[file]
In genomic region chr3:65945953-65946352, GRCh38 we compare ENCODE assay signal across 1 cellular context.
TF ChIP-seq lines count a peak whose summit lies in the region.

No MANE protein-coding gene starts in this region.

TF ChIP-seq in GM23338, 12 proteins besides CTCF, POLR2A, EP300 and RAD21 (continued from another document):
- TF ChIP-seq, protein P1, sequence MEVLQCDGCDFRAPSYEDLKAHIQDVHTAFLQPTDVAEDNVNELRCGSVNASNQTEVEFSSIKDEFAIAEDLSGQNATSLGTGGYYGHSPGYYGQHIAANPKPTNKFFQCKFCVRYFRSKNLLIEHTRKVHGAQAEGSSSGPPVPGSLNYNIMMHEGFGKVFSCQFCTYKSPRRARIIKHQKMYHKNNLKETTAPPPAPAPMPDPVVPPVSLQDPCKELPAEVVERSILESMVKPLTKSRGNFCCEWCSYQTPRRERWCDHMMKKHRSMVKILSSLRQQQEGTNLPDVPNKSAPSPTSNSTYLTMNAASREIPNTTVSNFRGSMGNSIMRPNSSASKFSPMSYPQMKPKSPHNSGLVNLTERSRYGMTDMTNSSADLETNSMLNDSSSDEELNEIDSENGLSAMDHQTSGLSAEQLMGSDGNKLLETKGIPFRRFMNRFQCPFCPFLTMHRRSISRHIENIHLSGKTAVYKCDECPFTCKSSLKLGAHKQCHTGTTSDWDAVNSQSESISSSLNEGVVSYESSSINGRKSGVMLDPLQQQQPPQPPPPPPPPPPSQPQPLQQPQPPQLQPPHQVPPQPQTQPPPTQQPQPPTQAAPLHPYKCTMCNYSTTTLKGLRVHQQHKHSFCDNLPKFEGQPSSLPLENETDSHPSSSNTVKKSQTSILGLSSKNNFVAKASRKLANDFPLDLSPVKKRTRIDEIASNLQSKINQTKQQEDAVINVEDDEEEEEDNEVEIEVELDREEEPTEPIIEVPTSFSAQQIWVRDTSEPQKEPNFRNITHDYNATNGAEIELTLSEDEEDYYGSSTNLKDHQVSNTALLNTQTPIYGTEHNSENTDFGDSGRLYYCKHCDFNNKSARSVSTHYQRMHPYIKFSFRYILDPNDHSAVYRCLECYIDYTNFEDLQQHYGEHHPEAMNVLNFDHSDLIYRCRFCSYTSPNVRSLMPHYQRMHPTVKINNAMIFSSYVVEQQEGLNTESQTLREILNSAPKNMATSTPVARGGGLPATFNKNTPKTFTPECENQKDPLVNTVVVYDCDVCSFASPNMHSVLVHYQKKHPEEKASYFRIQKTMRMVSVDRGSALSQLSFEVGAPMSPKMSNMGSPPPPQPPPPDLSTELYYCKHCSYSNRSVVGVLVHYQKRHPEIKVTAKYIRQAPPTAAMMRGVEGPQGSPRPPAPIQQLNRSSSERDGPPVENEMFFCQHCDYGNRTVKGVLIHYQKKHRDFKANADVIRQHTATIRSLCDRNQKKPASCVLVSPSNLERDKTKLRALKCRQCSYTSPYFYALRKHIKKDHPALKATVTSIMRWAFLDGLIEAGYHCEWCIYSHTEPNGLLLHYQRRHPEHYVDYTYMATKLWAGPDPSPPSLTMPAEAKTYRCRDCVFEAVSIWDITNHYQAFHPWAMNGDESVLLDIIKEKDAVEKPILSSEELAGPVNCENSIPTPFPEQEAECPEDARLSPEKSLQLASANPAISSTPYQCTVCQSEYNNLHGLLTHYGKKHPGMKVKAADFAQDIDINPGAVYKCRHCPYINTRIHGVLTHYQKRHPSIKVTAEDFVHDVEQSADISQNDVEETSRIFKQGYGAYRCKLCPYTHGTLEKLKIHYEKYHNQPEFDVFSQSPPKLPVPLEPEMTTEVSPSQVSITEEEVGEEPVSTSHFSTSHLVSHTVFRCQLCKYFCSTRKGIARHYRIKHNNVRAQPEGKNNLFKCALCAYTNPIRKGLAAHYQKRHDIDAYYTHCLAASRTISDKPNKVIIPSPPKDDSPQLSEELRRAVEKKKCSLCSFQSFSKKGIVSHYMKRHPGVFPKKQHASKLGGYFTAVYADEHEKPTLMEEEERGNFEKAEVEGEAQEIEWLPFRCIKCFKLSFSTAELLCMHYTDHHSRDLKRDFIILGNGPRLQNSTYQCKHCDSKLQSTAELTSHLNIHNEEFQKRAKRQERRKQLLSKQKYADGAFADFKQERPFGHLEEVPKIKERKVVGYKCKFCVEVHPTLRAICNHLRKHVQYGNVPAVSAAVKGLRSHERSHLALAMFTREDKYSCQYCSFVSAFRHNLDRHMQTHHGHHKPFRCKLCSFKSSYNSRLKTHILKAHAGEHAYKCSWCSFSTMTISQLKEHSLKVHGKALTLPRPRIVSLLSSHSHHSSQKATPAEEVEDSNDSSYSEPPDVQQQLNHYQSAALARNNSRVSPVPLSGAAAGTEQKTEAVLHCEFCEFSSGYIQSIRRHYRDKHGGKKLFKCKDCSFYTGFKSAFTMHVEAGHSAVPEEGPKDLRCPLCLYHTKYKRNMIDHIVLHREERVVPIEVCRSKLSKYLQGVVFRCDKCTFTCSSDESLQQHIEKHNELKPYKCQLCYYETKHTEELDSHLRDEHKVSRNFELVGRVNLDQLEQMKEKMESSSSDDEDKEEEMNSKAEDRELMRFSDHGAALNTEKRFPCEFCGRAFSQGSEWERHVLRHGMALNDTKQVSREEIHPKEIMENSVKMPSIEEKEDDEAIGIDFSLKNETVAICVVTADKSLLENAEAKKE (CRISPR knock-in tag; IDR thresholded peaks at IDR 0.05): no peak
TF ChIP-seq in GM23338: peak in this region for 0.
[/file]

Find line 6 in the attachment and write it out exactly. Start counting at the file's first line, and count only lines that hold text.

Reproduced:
TF ChIP-seq in GM23338: peak in this region for 0.